The basis of your claim is that you were a Maronite Christian a supporter of General Aoun. Furthermore, you were wanted by the Syrian Army because of General Aoun. Furthermore, you were wanted by the Syrian Army because of your involvement in a flyposting and leafleting incident.

You claimed that one night between 10 and 15 April 1993 you and nine others were distributing leaflets and flyposting. These leaflets had been obtained from members of the Lebanese Army by unnamed General Aoun supporters. The following say members of the Syrian Army became aware of these posters and closed all the exits to the town. A curfew was also imposed. Members of the Syrian Army began looking for those who had been involved in the incident and you claimed that all the youths of the town were detained for questioning. You claimed that none of those who were arrested returned. You claimed that you saw the army personnel crowding the area and taking youths for questioning and as you feared these people you decided to take the precaution of leaving your home.

You went to the home of an old lady who lived opposite and it was from her house that you saw the Syrian Army personnel knock on your door.

You then claim to have received a phone call at the old lady's house from an old man who had seen you go into the old lady's house and therefore knew to ring you there warning you to leave immediately as you were being looked for. Though the old man who had warned you had not himself been taken in for questioning, he rented a room to a young person and the Syrian Army personnel had arrested that person whilst asking about you.

You claimed that the Syrian Army knew your name and address through their intelligence sources however you were not a member of any political or religious organisation nor have you ever been harassed or ill-treated in the Lebanon by the authorities. The Secretary of State therefore considers it highly unlikely that the Syrian Army would have had any interest in you and is of the opinion that this aspect of your claim is an invention.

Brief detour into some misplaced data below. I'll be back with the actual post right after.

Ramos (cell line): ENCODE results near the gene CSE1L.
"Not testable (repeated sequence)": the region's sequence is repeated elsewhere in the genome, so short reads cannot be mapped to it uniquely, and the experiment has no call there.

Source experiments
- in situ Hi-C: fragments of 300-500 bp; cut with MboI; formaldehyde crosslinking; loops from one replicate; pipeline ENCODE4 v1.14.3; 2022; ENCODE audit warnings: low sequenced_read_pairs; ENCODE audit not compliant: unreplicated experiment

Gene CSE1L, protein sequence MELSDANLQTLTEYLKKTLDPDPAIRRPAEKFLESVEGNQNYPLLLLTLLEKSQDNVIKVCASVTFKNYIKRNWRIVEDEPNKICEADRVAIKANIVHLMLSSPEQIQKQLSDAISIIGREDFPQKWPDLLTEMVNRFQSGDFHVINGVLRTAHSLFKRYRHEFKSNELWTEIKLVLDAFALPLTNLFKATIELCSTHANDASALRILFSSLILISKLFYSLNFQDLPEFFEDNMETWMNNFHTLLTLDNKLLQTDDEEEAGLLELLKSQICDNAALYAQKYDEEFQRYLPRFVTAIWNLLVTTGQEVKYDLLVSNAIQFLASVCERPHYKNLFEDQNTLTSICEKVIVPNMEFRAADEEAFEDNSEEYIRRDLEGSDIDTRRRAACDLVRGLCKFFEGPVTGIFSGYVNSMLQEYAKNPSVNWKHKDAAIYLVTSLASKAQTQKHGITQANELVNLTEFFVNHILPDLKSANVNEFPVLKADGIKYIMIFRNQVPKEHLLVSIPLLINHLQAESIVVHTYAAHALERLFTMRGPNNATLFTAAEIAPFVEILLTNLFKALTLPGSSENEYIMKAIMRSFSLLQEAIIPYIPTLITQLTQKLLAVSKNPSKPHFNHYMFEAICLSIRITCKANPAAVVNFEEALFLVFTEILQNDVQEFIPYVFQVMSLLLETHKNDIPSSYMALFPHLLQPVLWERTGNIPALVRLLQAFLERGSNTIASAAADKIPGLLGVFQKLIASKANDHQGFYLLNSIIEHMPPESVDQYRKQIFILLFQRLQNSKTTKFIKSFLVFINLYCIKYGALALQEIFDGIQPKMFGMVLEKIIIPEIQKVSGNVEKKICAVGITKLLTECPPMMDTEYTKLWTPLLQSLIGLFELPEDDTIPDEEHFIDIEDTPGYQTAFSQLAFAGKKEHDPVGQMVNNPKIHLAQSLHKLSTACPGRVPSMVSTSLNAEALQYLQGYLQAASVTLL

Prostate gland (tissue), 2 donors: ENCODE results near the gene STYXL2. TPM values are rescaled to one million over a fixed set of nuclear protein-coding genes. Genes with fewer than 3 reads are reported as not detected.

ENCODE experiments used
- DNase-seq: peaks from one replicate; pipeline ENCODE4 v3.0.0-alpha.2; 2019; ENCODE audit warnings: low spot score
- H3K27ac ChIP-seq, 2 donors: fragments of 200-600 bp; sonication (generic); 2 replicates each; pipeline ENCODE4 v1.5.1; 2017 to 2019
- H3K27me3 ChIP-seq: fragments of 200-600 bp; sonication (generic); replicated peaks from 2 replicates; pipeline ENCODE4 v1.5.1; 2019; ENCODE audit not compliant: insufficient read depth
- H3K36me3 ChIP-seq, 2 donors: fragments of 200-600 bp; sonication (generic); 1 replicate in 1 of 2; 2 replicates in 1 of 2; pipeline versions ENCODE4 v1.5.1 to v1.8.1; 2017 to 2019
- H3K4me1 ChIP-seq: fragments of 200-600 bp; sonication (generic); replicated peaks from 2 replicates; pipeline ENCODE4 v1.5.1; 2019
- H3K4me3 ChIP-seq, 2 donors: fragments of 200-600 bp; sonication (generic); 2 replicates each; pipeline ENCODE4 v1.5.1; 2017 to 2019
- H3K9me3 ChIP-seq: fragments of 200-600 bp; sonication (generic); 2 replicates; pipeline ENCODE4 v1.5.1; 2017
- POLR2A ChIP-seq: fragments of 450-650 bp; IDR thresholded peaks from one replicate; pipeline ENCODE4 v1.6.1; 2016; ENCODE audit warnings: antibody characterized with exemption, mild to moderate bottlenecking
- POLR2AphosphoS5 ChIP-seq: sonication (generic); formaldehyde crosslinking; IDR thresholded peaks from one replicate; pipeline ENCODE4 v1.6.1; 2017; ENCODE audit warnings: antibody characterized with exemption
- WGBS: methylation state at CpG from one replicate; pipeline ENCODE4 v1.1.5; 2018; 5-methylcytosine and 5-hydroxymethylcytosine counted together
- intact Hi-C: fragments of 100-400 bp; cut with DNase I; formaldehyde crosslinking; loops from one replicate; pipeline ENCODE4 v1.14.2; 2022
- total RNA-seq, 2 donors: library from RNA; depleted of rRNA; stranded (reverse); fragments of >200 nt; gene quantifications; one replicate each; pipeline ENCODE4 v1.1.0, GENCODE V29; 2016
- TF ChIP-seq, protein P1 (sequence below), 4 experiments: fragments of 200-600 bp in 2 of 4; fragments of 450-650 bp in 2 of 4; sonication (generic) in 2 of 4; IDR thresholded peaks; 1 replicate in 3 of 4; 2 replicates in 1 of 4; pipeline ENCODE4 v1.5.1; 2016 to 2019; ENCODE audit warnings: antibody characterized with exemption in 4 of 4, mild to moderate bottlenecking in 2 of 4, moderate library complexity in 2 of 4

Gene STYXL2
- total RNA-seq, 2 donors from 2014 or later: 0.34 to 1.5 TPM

You then planned to leave the area as you knew your life was going to be hell. You then went to Beirut without returning to your home. You did however have i your possession at the time your passport which was issued to you in 1992.

You claimed that there was a list which included the names of the people who had taken part in the leafleting flyposting incident. The Syrian Army had told your neighbours that your name was on this list and that you were wanted for questioning. You assumed that someone had given your name under torture.

The Secretary of State considers that this unsubstantiated claim was likely to be an invention made to bolster your application for asylum.

You stayed in Beirut for 2 weeks believing your life to be in danger.

You kept moving about because you thought that the Syrian Army would come and arrest you. A Syrian military man asked a nearby shop owner if there was anybody from the northern part of the country specifically Chekka, your home town, living there. Your landlord went to the corner shop and the shop owner had asked him, this is how you knew you were being followed.

The Secretary of State does not find this aspect of your claim credible considering your claimed level of involvement with supporters of General Aoun. Nor does he consider it credible that the Syrian forces would expend resources attempting to trace you in Beirut for the same reason.

Whilst in Beirut you phoned someone in the UK requesting that they fax, on your behalf, an invitation to visit the UK to the British Embassy in Beirut. This fax was dated 14 April 1993. The visa was issued on 24 April 1993 and you travelled to the UK on 6 May 1993. You claimed asylum on 6 July 1993 having been informed that you were still wanted. The Secretary of State noted that the flyposting incident took place some time between 10 and 15 April 1993 and that some time after this event you left for Beirut. This discrepancy in the dates given further undermines the credibility of your claim.

In the light of all the evidence provided and for the reasons given above the Secretary of State has concluded that you do not qualify of refugee status.'